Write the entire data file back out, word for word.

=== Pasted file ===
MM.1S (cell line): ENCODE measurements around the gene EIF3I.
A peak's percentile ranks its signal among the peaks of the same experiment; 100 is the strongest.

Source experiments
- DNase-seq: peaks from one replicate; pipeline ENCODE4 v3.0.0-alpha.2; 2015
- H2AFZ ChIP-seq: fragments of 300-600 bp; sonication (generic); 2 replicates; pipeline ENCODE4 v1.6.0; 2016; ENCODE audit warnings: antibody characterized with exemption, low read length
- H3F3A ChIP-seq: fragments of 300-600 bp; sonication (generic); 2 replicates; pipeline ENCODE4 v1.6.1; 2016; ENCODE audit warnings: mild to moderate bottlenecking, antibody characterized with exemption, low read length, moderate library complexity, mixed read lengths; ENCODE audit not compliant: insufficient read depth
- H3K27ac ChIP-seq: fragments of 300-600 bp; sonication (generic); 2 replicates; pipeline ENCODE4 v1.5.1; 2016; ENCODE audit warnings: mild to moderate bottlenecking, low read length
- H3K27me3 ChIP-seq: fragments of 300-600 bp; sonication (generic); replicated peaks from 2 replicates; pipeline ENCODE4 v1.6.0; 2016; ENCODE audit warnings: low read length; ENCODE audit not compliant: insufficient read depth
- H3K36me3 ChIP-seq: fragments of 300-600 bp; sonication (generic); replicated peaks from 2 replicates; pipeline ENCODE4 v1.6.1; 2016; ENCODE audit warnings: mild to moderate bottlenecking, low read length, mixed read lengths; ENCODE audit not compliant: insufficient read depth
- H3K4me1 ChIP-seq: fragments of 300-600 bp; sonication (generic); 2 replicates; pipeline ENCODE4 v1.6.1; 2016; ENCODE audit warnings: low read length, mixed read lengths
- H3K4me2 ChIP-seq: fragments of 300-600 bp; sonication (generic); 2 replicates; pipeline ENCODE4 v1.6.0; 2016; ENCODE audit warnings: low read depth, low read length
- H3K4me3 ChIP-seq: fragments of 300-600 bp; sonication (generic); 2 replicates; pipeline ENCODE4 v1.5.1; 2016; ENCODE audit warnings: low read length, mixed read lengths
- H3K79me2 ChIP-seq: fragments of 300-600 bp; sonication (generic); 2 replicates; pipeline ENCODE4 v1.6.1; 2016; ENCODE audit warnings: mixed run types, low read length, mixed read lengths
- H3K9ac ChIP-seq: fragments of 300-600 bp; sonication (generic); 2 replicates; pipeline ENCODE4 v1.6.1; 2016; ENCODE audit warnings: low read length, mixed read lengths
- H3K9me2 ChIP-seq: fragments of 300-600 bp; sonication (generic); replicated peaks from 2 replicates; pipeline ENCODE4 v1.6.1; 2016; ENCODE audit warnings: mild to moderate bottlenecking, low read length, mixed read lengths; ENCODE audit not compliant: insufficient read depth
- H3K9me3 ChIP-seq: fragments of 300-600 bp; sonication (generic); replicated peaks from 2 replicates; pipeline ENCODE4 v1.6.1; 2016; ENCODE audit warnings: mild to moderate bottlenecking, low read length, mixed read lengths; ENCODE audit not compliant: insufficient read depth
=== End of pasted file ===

MM.1S (cell line): ENCODE measurements around the gene EIF3I.
A peak's percentile ranks its signal among the peaks of the same experiment; 100 is the strongest.

Source experiments
- DNase-seq: peaks from one replicate; pipeline ENCODE4 v3.0.0-alpha.2; 2015
- H2AFZ ChIP-seq: fragments of 300-600 bp; sonication (generic); 2 replicates; pipeline ENCODE4 v1.6.0; 2016; ENCODE audit warnings: antibody characterized with exemption, low read length
- H3F3A ChIP-seq: fragments of 300-600 bp; sonication (generic); 2 replicates; pipeline ENCODE4 v1.6.1; 2016; ENCODE audit warnings: mild to moderate bottlenecking, antibody characterized with exemption, low read length, moderate library complexity, mixed read lengths; ENCODE audit not compliant: insufficient read depth
- H3K27ac ChIP-seq: fragments of 300-600 bp; sonication (generic); 2 replicates; pipeline ENCODE4 v1.5.1; 2016; ENCODE audit warnings: mild to moderate bottlenecking, low read length
- H3K27me3 ChIP-seq: fragments of 300-600 bp; sonication (generic); replicated peaks from 2 replicates; pipeline ENCODE4 v1.6.0; 2016; ENCODE audit warnings: low read length; ENCODE audit not compliant: insufficient read depth
- H3K36me3 ChIP-seq: fragments of 300-600 bp; sonication (generic); replicated peaks from 2 replicates; pipeline ENCODE4 v1.6.1; 2016; ENCODE audit warnings: mild to moderate bottlenecking, low read length, mixed read lengths; ENCODE audit not compliant: insufficient read depth
- H3K4me1 ChIP-seq: fragments of 300-600 bp; sonication (generic); 2 replicates; pipeline ENCODE4 v1.6.1; 2016; ENCODE audit warnings: low read length, mixed read lengths
- H3K4me2 ChIP-seq: fragments of 300-600 bp; sonication (generic); 2 replicates; pipeline ENCODE4 v1.6.0; 2016; ENCODE audit warnings: low read depth, low read length
- H3K4me3 ChIP-seq: fragments of 300-600 bp; sonication (generic); 2 replicates; pipeline ENCODE4 v1.5.1; 2016; ENCODE audit warnings: low read length, mixed read lengths
- H3K79me2 ChIP-seq: fragments of 300-600 bp; sonication (generic); 2 replicates; pipeline ENCODE4 v1.6.1; 2016; ENCODE audit warnings: mixed run types, low read length, mixed read lengths
- H3K9ac ChIP-seq: fragments of 300-600 bp; sonication (generic); 2 replicates; pipeline ENCODE4 v1.6.1; 2016; ENCODE audit warnings: low read length, mixed read lengths
- H3K9me2 ChIP-seq: fragments of 300-600 bp; sonication (generic); replicated peaks from 2 replicates; pipeline ENCODE4 v1.6.1; 2016; ENCODE audit warnings: mild to moderate bottlenecking, low read length, mixed read lengths; ENCODE audit not compliant: insufficient read depth
- H3K9me3 ChIP-seq: fragments of 300-600 bp; sonication (generic); replicated peaks from 2 replicates; pipeline ENCODE4 v1.6.1; 2016; ENCODE audit warnings: mild to moderate bottlenecking, low read length, mixed read lengths; ENCODE audit not compliant: insufficient read depth